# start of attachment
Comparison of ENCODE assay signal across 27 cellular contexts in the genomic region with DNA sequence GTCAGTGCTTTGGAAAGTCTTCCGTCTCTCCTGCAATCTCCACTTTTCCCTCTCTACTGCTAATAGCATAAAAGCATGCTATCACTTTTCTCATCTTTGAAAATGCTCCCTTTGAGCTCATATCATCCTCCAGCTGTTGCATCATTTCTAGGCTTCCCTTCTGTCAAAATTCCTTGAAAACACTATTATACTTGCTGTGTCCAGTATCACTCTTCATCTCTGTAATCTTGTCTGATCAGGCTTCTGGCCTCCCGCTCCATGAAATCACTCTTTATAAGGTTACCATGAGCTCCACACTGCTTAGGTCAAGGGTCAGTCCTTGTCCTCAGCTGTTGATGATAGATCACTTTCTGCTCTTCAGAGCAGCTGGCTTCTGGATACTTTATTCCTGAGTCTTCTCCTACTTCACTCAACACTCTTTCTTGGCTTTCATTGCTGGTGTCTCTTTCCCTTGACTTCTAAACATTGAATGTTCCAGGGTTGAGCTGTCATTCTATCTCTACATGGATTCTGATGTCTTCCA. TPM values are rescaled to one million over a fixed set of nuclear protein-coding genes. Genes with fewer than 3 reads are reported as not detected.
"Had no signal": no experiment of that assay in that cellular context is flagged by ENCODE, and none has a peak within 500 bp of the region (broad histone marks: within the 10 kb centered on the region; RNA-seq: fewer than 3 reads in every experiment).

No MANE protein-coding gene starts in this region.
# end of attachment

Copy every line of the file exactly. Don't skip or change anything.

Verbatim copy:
Comparison of ENCODE assay signal across 27 cellular contexts in the genomic region with DNA sequence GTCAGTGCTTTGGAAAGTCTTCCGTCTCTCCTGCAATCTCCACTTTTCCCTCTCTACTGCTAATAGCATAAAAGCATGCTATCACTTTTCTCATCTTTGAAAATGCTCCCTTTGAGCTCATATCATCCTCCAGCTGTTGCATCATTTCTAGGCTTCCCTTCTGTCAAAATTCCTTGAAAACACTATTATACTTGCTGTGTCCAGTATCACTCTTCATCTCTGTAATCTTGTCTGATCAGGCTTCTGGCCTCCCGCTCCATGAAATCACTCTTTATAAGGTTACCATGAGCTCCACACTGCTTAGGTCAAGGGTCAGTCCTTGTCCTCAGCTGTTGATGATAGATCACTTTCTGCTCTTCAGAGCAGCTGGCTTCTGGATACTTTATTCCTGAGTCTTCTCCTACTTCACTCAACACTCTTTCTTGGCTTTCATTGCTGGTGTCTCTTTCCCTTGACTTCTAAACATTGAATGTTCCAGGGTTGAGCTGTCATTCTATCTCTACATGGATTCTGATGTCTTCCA. TPM values are rescaled to one million over a fixed set of nuclear protein-coding genes. Genes with fewer than 3 reads are reported as not detected.
"Had no signal": no experiment of that assay in that cellular context is flagged by ENCODE, and none has a peak within 500 bp of the region (broad histone marks: within the 10 kb centered on the region; RNA-seq: fewer than 3 reads in every experiment).

No MANE protein-coding gene starts in this region.